Actually, this is not the first time the four universities have worked together. “Previously we had received a grant from the Blackstone Charitable Foundation in New York to develop the Blackstone Entrepreneurs Network — a specialty program to identify high potential ideas,” notes Judith Cone, vice chancellor for commercialization & economic development for UNC Chapel Hill. “We activated 15 serial entrepreneurs in the region for collective mentoring to move high potential universities [and start-ups] together,” she reports.

Getting on board

Having this history of cooperation certainly helped Toone gain support for the angel funding alliance — as did the success of the Duke Angel Network. “One of the things that is really clever [about the model] is that a lot of universities get into investment space, but the problem is that at a university it’s hard to shield the decision-making process from influences like key faculty,” Sexton explains. “Here we follow investment decisions made by alumni, who vote with their checkbooks. Essentially it’s crowdsourcing — which I think will be the key to success. Also, you will not have hurt feelings among faculty because it’s not the university saying ‘We take a pass on your start-up,’ it’s the marketplace. And you don’t have to have a sidecar investment fund.”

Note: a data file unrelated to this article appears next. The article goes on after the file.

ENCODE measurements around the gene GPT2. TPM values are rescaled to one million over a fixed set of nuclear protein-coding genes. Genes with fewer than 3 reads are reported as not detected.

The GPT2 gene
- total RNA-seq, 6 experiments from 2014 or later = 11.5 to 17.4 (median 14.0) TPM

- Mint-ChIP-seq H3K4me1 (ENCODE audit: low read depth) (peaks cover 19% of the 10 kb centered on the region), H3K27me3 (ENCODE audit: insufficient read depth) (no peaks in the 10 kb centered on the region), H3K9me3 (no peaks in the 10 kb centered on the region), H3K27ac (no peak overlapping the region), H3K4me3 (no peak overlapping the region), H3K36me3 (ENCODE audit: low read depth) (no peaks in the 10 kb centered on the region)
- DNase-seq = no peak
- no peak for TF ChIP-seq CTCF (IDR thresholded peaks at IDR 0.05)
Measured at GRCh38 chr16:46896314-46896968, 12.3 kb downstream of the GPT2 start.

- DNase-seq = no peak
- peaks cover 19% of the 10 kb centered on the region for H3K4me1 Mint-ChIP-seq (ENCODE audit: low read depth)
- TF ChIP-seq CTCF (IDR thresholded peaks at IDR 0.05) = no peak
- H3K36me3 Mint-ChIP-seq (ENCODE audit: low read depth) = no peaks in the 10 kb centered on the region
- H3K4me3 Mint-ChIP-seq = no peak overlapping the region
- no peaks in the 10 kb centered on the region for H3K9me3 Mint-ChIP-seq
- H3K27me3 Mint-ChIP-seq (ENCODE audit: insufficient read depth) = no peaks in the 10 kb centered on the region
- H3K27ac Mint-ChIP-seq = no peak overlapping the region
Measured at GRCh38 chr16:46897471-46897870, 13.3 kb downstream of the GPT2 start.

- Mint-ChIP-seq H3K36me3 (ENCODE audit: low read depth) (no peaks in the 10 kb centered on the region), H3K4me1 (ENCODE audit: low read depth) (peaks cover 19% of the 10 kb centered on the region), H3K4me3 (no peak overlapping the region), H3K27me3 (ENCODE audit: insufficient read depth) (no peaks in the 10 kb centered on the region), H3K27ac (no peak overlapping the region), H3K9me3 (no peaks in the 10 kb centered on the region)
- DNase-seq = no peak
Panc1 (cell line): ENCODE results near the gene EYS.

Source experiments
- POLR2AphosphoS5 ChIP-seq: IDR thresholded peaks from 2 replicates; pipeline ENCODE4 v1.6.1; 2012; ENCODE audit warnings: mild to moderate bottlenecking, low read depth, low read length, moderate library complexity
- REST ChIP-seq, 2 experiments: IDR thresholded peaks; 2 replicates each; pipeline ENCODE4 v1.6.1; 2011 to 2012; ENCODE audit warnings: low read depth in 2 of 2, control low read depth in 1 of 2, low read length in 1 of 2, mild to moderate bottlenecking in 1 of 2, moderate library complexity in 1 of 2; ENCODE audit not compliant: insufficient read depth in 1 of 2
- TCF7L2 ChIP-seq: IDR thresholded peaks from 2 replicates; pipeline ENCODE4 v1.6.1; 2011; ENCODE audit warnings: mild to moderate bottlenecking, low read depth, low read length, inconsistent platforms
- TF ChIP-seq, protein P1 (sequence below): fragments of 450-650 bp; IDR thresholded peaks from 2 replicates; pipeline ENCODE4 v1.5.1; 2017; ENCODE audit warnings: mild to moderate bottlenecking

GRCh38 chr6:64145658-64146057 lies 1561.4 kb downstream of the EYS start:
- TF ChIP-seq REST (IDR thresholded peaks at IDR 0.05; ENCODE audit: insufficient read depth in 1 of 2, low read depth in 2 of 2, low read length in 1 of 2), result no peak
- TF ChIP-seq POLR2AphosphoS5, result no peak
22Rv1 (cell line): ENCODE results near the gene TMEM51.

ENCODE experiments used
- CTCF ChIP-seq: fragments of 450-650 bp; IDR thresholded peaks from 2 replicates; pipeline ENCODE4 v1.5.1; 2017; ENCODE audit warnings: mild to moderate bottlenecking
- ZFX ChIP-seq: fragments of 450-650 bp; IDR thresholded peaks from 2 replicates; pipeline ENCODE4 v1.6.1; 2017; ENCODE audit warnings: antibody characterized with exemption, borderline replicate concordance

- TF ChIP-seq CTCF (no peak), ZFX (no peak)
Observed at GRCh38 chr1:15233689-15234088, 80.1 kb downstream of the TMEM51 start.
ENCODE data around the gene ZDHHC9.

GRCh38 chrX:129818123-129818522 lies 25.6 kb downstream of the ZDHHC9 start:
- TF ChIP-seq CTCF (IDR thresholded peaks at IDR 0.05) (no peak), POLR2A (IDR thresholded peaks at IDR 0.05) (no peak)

“Eric saw a notice about government (U.S. Economic Development Administration) seed funding,” recalls Cone. “He said he’d like to submit a bid, we said great, and we got $250,000. They created the Duke Angel Network and he said ‘This is working, why not have all of us do it?’ We three put our heads together and said if we’re using public funds we should do this in sequence with each other. We want to look similar, especially UNC and NC State, so it’s important to do it harmoniously.”